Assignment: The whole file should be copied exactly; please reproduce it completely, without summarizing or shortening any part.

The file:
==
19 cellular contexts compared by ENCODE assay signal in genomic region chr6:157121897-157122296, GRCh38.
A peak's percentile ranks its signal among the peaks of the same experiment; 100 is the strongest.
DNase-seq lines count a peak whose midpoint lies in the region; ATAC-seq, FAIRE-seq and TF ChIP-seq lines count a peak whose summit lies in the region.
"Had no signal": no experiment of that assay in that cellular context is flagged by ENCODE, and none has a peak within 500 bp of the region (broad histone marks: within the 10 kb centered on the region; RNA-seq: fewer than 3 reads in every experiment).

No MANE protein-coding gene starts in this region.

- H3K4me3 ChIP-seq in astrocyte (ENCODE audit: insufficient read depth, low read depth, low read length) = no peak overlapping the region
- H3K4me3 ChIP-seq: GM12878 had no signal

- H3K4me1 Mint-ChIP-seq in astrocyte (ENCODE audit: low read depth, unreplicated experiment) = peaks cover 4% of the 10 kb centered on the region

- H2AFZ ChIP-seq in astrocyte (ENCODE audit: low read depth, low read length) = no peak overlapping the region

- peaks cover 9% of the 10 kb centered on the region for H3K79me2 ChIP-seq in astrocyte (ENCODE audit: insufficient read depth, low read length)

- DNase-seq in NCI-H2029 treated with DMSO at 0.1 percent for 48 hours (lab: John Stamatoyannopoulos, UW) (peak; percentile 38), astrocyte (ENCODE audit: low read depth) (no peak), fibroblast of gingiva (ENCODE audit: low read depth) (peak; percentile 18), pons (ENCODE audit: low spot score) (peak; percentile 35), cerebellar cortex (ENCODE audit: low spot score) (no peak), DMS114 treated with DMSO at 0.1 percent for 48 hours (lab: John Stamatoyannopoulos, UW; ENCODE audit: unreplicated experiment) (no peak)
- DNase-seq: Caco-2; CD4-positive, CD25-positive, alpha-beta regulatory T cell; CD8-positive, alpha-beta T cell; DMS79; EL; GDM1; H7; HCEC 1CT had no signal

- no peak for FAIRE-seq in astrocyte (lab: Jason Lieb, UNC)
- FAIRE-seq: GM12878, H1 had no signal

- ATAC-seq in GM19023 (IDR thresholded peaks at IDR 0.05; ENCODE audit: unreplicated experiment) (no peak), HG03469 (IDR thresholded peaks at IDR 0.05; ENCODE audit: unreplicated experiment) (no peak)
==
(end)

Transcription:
19 cellular contexts compared by ENCODE assay signal in genomic region chr6:157121897-157122296, GRCh38.
A peak's percentile ranks its signal among the peaks of the same experiment; 100 is the strongest.
DNase-seq lines count a peak whose midpoint lies in the region; ATAC-seq, FAIRE-seq and TF ChIP-seq lines count a peak whose summit lies in the region.
"Had no signal": no experiment of that assay in that cellular context is flagged by ENCODE, and none has a peak within 500 bp of the region (broad histone marks: within the 10 kb centered on the region; RNA-seq: fewer than 3 reads in every experiment).

No MANE protein-coding gene starts in this region.

- H3K4me3 ChIP-seq in astrocyte (ENCODE audit: insufficient read depth, low read depth, low read length) = no peak overlapping the region
- H3K4me3 ChIP-seq: GM12878 had no signal

- H3K4me1 Mint-ChIP-seq in astrocyte (ENCODE audit: low read depth, unreplicated experiment) = peaks cover 4% of the 10 kb centered on the region

- H2AFZ ChIP-seq in astrocyte (ENCODE audit: low read depth, low read length) = no peak overlapping the region

- peaks cover 9% of the 10 kb centered on the region for H3K79me2 ChIP-seq in astrocyte (ENCODE audit: insufficient read depth, low read length)

- DNase-seq in NCI-H2029 treated with DMSO at 0.1 percent for 48 hours (lab: John Stamatoyannopoulos, UW) (peak; percentile 38), astrocyte (ENCODE audit: low read depth) (no peak), fibroblast of gingiva (ENCODE audit: low read depth) (peak; percentile 18), pons (ENCODE audit: low spot score) (peak; percentile 35), cerebellar cortex (ENCODE audit: low spot score) (no peak), DMS114 treated with DMSO at 0.1 percent for 48 hours (lab: John Stamatoyannopoulos, UW; ENCODE audit: unreplicated experiment) (no peak)
- DNase-seq: Caco-2; CD4-positive, CD25-positive, alpha-beta regulatory T cell; CD8-positive, alpha-beta T cell; DMS79; EL; GDM1; H7; HCEC 1CT had no signal

- no peak for FAIRE-seq in astrocyte (lab: Jason Lieb, UNC)
- FAIRE-seq: GM12878, H1 had no signal

- ATAC-seq in GM19023 (IDR thresholded peaks at IDR 0.05; ENCODE audit: unreplicated experiment) (no peak), HG03469 (IDR thresholded peaks at IDR 0.05; ENCODE audit: unreplicated experiment) (no peak)